If you consumed strawberries at Black Bear Diner (2450 Fremont St, Monterey), Farm Fresh Deli (145 Main Street, Salinas), Fish Hopper Restaurant (700 Cannery Row, Monterey), La Plaza Bakery (107 Bardin Road, Salinas), La Plaza Bakery (20A North Sanborn Road B, Salinas) or Turn 12 Bar and Grill (400 Tyler Street, Monterey) in the two weeks prior to November 3, 2016, OR if you consumed strawberries at Yogurt Heaven (157 The Crossroads, Carmel) in the two weeks prior to November 10th, Health Officials recommend that you:
Check your immunization record to see if you have been previously vaccinated for hepatitis A.If you have been vaccinated or have had hepatitis A disease in the past, no further action is recommended.
If you have not been immunized against hepatitis A or had hepatitis A disease in the past, contact your healthcare provider. The CDC recommends post-exposure prophylaxis (PEP) for unvaccinated people who ate the recalled strawberries in the last two weeks. PEP consists of:Hepatitis A vaccine for people between the ages of 1 and 40 years.
Hepatitis A virus-specific immunoglobulin (IG) for people outside of this age range, but the hepatitis A vaccine can be substituted if IG is not available.
Those with evidence of previous vaccination do not require PEP.
PEP is not effective in people who ate the recalled strawberries more than 2 weeks ago.
Watch for signs and symptoms of hepatitis A infection for the next 6 weeks.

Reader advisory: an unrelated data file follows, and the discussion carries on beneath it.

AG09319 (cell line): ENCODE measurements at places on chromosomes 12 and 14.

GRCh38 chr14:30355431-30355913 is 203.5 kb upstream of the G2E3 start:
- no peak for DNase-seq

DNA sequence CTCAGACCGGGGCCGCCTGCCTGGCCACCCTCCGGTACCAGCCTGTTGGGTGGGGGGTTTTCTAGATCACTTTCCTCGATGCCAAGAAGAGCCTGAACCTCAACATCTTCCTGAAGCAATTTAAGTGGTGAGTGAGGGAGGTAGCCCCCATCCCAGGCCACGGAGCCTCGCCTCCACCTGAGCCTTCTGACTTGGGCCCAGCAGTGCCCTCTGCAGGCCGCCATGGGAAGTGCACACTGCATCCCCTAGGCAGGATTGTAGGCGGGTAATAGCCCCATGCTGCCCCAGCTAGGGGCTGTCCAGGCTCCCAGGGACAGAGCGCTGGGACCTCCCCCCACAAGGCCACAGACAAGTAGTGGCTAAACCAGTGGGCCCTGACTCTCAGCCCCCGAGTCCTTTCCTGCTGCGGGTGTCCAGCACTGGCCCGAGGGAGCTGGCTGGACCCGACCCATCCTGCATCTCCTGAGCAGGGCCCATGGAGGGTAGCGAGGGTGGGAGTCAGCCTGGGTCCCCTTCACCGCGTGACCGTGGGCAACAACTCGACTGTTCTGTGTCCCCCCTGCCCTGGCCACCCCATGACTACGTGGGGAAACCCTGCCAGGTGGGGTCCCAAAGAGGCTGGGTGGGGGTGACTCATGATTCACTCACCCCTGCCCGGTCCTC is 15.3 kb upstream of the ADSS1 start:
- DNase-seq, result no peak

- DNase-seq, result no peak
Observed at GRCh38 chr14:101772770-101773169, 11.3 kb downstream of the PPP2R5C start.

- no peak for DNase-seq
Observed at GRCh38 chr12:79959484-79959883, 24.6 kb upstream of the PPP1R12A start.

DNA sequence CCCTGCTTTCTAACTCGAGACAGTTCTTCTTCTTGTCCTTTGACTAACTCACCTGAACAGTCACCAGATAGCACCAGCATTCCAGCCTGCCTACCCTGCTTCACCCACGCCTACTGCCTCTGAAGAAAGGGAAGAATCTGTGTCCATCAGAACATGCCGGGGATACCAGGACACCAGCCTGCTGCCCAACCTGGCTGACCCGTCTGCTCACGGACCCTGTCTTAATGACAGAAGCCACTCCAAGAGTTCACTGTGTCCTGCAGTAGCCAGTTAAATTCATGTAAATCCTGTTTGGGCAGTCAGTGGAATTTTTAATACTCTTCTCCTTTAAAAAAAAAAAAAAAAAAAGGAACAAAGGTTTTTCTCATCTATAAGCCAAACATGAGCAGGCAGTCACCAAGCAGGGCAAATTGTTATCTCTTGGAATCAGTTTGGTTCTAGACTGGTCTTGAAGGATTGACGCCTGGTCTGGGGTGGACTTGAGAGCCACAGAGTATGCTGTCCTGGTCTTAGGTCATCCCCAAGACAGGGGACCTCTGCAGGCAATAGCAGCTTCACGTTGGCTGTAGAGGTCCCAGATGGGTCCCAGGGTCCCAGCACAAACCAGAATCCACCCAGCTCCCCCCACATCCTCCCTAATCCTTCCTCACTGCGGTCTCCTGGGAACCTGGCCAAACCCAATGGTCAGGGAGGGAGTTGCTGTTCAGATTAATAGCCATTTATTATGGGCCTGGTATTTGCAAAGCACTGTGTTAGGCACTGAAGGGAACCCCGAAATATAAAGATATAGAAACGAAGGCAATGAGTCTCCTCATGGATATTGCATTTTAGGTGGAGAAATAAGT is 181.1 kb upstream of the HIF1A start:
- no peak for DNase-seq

Contact your medical provider if you experience vomiting, abdominal pain, fever, nausea, dark urine, and/or yellowing of the skin or eyes.
If you ate the recalled product at one of the above locations in the time frame indicated and do not have a medical provider, please contact the following clinics offering hepatitis A vaccination:
Symptoms of hepatitis A can include vomiting, abdominal pain, yellowing of the skin and eyes, fever, fatigue, and nausea. Symptoms develop two to six weeks after consuming contaminated food or drink and can last from one week to several months. Most people recover completely, but sometimes hepatitis A can lead to hospitalization and severe illness. Hepatitis A can be passed from person-to-person when hands are not thoroughly washed after using the restroom.
The U.S. Food and Drug Administration, the Centers for Disease Control and Prevention (CDC), and state and local Health Officials are investigating an outbreak of hepatitis A illnesses linked to frozen strawberries. Epidemiologic and traceback evidence indicate frozen strawberries imported from Egypt are the likely source of this outbreak. The recalled product was distributed by the International Company for Agricultural Production & Processing (ICAPP) and imported from Egypt. On October 30, 2016, ICAPP recalled all of its frozen strawberries that were imported into the United States since January 1, 2016. The recalled products were distributed for sale to and use in food service establishments nationwide. As of October 17, 2016, 134 people with hepatitis A have been linked to the outbreak and reported from nine states: Arkansas (1), California (1), Maryland (12), New York (3), North Carolina (1), Oregon (1), Virginia (107), West Virginia (7), and Wisconsin (1).
Republished with permission from Bill Marler and Marler Clark. Copyright (c) Marler Clark LLP, PS. All rights reserved.